Trump wants to dismiss lawsuit targeting social media order

Administration calls CDT lawsuit a “profound misunderstanding”

The Trump administration has filed a motion asking a court to dismiss a lawsuit against an executive order targeting social media companies. According to a copy of the motion, which Reuters saw, the Trump administration has called it a "profound misunderstanding".

In May, President Trump issued an executive order targeting social media companies and Section 230 of the Communications Decency Act. The order was issued just days after Twitter fact-checked one of the President’s tweets regarding mail-in voting. 

In response to the executive order, the Washington-based tech group Center for Democracy and Technology (CDT), which is funded by Facebook, Google and Twitter, filed a lawsuit arguing the executive order violates the First Amendment rights of social media companies and will ultimately hinder free online speech.

The Trump administration, however, says that the executive order isn’t directing private companies to moderate their content.

"The EO challenged here imposes no obligations on any private party," said the motion filed by the Department of Justice in the US District Court for the District of Columbia, which was seen by Reuters.

"It directs executive officials to take steps that could lead various agencies to examine ... allegations that large social media online platforms have displayed political bias in moderating content," the motion claims.

Avery Gardiner, CDT’s general counsel, said of the motion: "Instead of actually trying to address the merits of the issues, and to engage in litigation that will show the severe constitutional deformities of the executive order, it is resorting to legal maneuvering."

Gardiner added that CDT has negotiated a briefing schedule with the Department of Justice and will be filing its response by the end of August. The government will likely respond by September 21, she said.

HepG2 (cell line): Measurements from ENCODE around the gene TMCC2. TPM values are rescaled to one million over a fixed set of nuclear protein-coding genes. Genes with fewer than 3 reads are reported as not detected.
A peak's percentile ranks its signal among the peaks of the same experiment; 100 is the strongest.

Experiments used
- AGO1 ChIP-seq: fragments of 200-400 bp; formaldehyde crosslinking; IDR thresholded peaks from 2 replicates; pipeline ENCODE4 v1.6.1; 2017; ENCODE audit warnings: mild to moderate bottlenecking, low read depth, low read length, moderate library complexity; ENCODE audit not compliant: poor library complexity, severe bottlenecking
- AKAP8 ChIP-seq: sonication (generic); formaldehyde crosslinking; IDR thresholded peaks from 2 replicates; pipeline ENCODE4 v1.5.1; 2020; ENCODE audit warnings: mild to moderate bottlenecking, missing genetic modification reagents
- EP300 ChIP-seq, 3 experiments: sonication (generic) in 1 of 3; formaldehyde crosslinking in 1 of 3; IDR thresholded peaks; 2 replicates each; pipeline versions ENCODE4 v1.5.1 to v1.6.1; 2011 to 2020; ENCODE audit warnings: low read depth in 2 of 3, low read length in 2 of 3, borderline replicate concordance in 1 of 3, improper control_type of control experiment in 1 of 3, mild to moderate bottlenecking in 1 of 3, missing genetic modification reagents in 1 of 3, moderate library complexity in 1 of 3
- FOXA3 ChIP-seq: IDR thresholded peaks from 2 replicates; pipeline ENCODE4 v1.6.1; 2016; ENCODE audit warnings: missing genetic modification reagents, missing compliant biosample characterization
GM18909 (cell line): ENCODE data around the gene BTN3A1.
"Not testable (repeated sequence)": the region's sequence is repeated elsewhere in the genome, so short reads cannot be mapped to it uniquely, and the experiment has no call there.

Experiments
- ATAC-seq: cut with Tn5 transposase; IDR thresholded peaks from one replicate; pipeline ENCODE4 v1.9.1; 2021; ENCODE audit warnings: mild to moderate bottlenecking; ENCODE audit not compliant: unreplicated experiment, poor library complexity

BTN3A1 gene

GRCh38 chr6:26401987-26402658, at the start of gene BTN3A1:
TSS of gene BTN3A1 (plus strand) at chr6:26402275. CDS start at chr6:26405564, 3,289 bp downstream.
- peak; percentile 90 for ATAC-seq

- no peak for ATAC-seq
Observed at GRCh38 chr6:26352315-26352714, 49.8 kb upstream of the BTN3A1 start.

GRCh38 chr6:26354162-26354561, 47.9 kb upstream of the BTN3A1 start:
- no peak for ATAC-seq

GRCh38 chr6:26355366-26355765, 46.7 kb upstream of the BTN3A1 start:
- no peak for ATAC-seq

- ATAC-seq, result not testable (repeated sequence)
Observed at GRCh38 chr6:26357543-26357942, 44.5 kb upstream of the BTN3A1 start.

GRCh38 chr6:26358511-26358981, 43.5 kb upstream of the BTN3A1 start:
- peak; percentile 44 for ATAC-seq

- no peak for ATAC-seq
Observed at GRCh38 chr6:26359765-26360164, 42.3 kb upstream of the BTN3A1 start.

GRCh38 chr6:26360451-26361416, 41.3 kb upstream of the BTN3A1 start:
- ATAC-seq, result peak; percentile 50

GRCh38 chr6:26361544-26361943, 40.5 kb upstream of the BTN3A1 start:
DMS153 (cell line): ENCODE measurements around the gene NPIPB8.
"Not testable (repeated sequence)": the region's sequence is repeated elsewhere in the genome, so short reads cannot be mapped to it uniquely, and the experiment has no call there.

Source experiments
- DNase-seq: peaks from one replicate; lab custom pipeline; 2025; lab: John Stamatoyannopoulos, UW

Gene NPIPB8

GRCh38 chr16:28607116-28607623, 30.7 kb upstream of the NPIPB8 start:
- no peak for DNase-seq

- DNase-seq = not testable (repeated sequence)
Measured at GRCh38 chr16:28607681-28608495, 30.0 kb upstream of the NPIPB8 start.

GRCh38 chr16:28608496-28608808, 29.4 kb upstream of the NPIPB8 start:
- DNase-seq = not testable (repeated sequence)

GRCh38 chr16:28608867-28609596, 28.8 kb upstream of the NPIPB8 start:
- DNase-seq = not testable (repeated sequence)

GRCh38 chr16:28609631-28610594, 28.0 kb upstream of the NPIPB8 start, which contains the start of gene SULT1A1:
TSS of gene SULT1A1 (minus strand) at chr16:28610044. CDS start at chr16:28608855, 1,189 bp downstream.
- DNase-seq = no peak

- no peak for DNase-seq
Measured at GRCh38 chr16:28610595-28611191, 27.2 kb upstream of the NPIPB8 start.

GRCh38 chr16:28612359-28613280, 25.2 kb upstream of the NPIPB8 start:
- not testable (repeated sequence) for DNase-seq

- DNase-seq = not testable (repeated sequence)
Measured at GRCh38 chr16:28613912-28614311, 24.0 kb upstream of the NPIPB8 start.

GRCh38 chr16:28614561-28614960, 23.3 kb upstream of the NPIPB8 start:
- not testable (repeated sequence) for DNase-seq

White House spokesman Judd Deere claims, though, that the Trump administration moved to dismiss the case because “it is not a valid legal argument.”

"The left-wing lobbying organization’s brief seems to suggest it doesn’t understand how administrative action works or possibly that it doesn’t understand the nature of the judicial system," he told Reuters. 

Last month, the US Commerce Department also petitioned the Federal Communications Commission (FCC) to clarify "when online platforms can claim section 230 protections if they restrict access to content in a manner not specifically outlined under the Act." In response, FCC Chairman Ajit Pai agreed to open the petition to public comment for 45 days.

Featured Resources

Navigating the new normal: A fast guide to remote working

A smooth transition will support operations for years to come

Download now

Leading the data race

The trends driving the future of data science

Download now

How to create 1:1 customer experiences at scale

Meet the technology capable of delivering the personalisation your customers crave

Download now

How to achieve daily SAP releases

Accelerate the pace of SAP change to support your digital strategy

Download now

Recommended

US TikTok and WeChat ban begins on Sunday
Policy & legislation

US TikTok and WeChat ban begins on Sunday

18 Sep 2020
ByteDance says China must approve Oracle's TikTok deal
Acquisition

ByteDance says China must approve Oracle's TikTok deal

17 Sep 2020
Oracle and TikTok deal close, but ByteDance wants majority ownership
mergers and acquisitions

Oracle and TikTok deal close, but ByteDance wants majority ownership

16 Sep 2020
TikTok gets a new competitor, YouTube Shorts
social media

TikTok gets a new competitor, YouTube Shorts

15 Sep 2020

Most Popular

16 ways to speed up your laptop
Laptops

16 ways to speed up your laptop

16 Sep 2020
16 ways to speed up your laptop
Laptops

16 ways to speed up your laptop

16 Sep 2020
Windows XP source code allegedly leaked online
Microsoft Windows

Windows XP source code allegedly leaked online

25 Sep 2020